2. ar an sliabh

    The victors get to write history, the losers write the songs. There was a great series on TG4 not to long ago called Ceol ón gCroí (Music from the Heart), that touched on this theme very well. The Brits and the Americans have been especially prolific in changing history to fantasy since 1950, and all their misdeeds have been appropriately clothed in the mystique of heroism. As for terrorism, I completely agree with you, ASF, but I have to turn your own argument against you (in a friendly, devil’s advocate kind of way) in terms of the Iraq invasion and the drone strikes. The Iraq invasion did not turn into terrorism until foreign elements got involved in it, who practised terrorism themselves, and largely, the lumbering American “heroes” failed to adequately respond, trying to protect the “non-combatants,” while failing to see that in a war (they started without due cause) focused on counter-intuitive ideologies, there is no such a thing. The drone strikes are, unquestionably, acts of terrorism, but could be viewed as in support of freedom and its heroes. Also, the term freedom in itself is a somewhat cultural definition, as us haughty Westerners are so reluctantly beginning to realise. It is as malleable as the terms terrorist or freedom fighter.


    • AAS, in terms of “foreign elements” do you mean non-Iraqi fighters or sponsors, including nation-states (Iran, most obviously), in the anti-coalition insurgency? I’m not sure about that as there was an element of sectarian/communal bloodletting from the get-go, almost as soon as the Saddam regime collapsed, though certainly it was accelerated out of all proportion by 2005. Of course part of the Rumsfeld/Cheney plan was the belief that they could suck in the “terrorists” from across the Islamic world to a battleground of America’s choosing, namely Iraq, and simply annihilate them in a new ground zero. Which was nuts.

      I don’t know what freedom is but I recognise when I see it! 😉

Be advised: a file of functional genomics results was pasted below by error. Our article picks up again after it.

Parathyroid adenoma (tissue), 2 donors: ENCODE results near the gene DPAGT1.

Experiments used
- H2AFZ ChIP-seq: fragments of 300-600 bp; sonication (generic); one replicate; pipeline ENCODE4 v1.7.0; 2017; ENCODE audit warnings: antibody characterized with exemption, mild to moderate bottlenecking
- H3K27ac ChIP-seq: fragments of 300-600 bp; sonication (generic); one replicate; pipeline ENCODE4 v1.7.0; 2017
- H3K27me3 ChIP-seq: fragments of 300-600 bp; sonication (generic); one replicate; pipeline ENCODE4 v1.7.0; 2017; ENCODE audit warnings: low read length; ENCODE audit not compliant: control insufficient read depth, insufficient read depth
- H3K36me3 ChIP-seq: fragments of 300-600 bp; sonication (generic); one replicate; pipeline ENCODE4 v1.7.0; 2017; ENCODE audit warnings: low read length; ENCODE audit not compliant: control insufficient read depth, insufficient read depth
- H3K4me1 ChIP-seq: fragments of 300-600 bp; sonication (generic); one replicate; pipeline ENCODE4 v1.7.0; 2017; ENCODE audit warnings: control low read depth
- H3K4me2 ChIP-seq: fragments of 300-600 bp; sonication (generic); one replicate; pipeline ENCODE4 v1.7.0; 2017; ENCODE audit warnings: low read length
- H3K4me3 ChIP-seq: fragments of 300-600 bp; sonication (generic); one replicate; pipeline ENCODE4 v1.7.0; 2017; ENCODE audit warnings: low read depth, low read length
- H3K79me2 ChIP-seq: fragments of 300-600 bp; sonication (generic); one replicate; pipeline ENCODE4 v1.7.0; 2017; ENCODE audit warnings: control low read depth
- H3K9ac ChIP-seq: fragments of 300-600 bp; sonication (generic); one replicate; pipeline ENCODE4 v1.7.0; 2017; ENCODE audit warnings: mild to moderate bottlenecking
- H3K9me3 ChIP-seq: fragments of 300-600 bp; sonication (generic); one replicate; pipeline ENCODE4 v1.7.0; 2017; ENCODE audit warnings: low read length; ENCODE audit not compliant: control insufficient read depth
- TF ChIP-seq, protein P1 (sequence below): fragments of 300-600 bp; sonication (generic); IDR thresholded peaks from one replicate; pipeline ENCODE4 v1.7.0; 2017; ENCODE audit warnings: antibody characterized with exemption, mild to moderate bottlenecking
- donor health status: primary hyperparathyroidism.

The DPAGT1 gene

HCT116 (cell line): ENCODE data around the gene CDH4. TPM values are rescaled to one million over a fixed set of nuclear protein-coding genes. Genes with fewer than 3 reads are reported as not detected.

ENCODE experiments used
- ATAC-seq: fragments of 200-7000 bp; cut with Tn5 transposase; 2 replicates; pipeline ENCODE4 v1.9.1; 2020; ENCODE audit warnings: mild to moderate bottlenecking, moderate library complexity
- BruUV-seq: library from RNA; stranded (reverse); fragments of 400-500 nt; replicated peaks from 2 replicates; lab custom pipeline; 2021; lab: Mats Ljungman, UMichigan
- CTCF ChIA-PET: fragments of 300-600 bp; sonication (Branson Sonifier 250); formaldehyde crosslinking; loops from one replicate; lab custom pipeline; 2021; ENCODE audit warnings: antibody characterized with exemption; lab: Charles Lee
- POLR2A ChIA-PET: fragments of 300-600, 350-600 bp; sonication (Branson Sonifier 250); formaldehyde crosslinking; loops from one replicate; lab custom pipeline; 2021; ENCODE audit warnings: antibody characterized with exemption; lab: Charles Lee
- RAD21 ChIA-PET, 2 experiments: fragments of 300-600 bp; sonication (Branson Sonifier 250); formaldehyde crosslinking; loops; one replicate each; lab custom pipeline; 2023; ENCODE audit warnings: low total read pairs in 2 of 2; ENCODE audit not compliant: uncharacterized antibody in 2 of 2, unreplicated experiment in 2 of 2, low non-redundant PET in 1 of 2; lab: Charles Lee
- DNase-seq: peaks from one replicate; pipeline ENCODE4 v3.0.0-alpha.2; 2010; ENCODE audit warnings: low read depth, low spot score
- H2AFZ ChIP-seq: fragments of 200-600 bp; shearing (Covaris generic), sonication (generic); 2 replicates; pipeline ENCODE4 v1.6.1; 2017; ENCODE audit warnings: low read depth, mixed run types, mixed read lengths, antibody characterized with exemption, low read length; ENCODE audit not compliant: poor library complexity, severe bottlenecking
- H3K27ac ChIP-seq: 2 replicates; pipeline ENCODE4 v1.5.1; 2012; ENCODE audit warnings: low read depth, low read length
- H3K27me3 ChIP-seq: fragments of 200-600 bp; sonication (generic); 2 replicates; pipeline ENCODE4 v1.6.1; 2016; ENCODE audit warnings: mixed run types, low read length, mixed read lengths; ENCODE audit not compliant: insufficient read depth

Unfortunately it has virtually no existence in the Middle East outside of Israel – which is hardly a shining example to anyone. Some Arabs and Muslims might well think, if Israel is a template for how a liberal democracy is formed and functions, no thank you. Even the poor Kurds in the autonomous zone of Iraq seem to be falling into the old template of a “strong leader”. How long before civil war erupts there? Relationships between Turkish, Syrian and Iraqi Kurds are already simmering. That was the one place that gave me some hope and the “West” has fucked that up as well.


  3. ar an sliabh

    I don’t know if the sucking in the terrorists was part of the plan as much as it was an afterthought. I really do not think they had a plan at all. They had a year plus before the terrorists got sucked in but failed on all points of obvious consequence to either prevent it or present a viable trap to meet them at ground zero. They also failed greatly in responding intelligently to the initially overwhelmingly positive disposition of the locals. Another reason I believe they had no real plan on what to do after toppling Sadam.

    IS believes themselves to be fighting for their form of freedom, and I am sure they too recognise it when they see it – back atcha (as they say in Meirica).